US retailers reported poor sales for April as cold weather in some parts of the country combined to depress sales with economic pressures and the impact of an early Easter that moved some seasonal buying into the previous month.

Wal-Mart, the largest US retailer, reported a sharper-than-expected 3.5 per cent fall in sales at stores open at least a year, with sales at its US discount stores and supercenters down 4.6 per cent, and Sam’s Club warehouse sales up 2.5 per cent. Target, its discount rival, said April stores fell 6.1 per cent, having warned last month that sales would be weaker than its original forecast of a decline of 2 to 4 per more


Retail sales are the most current indicators of what is going on. of course the analysis of what they indicate is usually blah, blah, blah. But some thing is changing. More stress for retailers. It doesn't really matter whether it's the weather, the international War on Terror or the phases of the moon. Less sales is less sales, and it's something that someone is going to have to figure out what to do about, eventually. With any luck for them, it will bounce back with next month's figures. But if it goes on for a couple of months. Watch for the avalanche of blah, blah, blah....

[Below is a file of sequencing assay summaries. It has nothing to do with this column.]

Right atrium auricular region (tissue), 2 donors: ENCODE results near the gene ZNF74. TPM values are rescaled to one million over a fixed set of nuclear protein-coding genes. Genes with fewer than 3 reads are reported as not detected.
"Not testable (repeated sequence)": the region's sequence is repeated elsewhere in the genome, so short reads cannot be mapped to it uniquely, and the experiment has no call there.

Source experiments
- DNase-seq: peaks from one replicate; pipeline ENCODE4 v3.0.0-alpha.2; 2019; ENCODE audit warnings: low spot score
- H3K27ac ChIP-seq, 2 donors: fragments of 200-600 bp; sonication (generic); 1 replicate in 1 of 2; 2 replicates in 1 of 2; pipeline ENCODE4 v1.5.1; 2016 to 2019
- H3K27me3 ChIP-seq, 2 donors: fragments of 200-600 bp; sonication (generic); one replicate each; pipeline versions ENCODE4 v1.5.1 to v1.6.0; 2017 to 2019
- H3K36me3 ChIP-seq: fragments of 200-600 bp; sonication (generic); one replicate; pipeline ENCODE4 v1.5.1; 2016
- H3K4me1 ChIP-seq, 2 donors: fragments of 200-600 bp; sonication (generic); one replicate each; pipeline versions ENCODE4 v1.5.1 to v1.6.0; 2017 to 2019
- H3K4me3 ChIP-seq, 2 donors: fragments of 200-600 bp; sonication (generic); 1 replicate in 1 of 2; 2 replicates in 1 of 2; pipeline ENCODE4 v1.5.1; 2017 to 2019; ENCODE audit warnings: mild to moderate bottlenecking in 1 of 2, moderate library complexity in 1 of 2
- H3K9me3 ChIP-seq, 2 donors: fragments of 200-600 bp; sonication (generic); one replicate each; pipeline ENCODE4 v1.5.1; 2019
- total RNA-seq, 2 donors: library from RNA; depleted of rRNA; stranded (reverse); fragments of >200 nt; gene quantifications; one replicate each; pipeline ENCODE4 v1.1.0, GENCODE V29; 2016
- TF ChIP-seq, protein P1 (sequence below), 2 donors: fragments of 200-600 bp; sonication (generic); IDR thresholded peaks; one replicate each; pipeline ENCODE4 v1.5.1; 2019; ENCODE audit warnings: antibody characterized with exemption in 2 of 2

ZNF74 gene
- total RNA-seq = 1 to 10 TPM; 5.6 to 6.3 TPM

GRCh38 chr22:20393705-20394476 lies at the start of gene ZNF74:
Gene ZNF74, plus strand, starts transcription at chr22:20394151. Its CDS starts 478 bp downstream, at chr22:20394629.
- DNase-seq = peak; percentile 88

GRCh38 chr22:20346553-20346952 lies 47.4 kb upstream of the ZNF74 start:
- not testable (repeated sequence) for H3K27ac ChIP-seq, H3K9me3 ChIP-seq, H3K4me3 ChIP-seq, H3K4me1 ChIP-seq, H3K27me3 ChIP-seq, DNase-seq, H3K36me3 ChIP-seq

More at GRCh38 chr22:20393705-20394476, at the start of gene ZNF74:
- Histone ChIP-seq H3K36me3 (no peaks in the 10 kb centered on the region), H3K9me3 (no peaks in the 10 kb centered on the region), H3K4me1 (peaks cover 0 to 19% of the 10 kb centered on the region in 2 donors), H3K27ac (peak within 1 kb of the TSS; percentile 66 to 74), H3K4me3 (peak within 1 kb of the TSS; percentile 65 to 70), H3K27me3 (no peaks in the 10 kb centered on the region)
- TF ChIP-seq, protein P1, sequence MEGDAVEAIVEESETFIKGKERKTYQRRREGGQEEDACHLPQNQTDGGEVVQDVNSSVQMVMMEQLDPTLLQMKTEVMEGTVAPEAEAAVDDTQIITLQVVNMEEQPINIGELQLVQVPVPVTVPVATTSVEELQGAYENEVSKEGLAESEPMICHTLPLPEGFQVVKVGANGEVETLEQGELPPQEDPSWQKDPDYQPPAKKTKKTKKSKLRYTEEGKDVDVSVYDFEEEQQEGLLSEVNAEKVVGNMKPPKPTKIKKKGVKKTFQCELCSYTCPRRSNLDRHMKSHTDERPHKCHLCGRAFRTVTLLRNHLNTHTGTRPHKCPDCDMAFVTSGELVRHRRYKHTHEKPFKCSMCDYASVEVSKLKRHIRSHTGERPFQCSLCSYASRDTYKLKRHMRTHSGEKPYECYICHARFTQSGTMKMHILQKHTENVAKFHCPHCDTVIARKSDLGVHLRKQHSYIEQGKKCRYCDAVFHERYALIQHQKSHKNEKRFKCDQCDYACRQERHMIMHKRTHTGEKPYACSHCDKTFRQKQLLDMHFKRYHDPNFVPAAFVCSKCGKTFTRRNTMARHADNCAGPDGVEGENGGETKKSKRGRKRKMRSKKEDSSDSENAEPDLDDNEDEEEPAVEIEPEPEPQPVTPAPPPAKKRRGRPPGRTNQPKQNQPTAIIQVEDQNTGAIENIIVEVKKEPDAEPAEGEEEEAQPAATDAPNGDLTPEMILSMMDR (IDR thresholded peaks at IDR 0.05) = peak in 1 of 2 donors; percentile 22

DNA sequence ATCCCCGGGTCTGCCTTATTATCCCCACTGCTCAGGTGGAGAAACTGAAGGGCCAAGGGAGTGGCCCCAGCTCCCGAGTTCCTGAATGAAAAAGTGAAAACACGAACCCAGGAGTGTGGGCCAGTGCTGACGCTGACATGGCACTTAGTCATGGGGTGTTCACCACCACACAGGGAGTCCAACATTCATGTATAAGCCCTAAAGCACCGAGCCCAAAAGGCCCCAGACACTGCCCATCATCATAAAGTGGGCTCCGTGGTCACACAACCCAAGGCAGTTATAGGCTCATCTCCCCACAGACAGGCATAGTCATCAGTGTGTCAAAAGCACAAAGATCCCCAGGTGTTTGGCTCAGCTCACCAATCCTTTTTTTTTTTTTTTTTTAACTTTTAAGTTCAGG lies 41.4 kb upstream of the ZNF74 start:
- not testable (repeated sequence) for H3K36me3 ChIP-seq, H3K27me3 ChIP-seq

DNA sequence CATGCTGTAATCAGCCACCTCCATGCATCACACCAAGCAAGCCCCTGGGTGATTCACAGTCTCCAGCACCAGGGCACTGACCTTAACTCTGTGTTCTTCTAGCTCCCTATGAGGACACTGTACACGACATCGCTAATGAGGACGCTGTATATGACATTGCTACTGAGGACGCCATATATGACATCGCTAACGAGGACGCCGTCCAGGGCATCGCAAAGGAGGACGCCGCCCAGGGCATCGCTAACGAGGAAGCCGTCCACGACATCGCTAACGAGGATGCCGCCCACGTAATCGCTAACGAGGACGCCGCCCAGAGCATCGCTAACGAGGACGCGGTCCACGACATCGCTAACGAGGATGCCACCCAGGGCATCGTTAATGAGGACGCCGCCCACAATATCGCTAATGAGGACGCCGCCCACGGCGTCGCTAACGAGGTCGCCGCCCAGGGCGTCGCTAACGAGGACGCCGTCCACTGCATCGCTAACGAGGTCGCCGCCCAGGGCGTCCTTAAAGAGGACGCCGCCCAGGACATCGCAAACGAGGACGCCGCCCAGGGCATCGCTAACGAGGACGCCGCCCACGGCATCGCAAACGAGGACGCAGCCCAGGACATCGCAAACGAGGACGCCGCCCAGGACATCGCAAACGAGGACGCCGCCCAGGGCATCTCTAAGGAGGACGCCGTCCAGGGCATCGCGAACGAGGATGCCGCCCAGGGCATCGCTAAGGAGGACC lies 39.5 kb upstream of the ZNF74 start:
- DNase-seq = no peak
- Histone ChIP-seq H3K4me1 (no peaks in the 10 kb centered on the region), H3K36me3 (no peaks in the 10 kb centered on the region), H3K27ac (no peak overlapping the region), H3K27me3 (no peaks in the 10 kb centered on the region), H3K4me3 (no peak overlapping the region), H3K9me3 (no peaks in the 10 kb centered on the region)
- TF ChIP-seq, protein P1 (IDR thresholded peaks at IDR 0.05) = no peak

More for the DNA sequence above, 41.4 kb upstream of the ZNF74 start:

An ‘isolated’ Vatican seeks to stem a Latin exodus

By Richard Lapper Published: May 9 2007 19:04 | Last updated: May 9 2007 19:04

Agda Conceição Silva says that she needed all the help she could get when her newly born son started to have breathing difficulties. A recently arrived migrant from the poor north-eastern Brazilian state of Bahia, Ms Silva had few friends or relatives to turn to for help in Santo Amaro, a down-at-heel working class suburb on the southern edge of São Paulo, Latin America’s biggest city.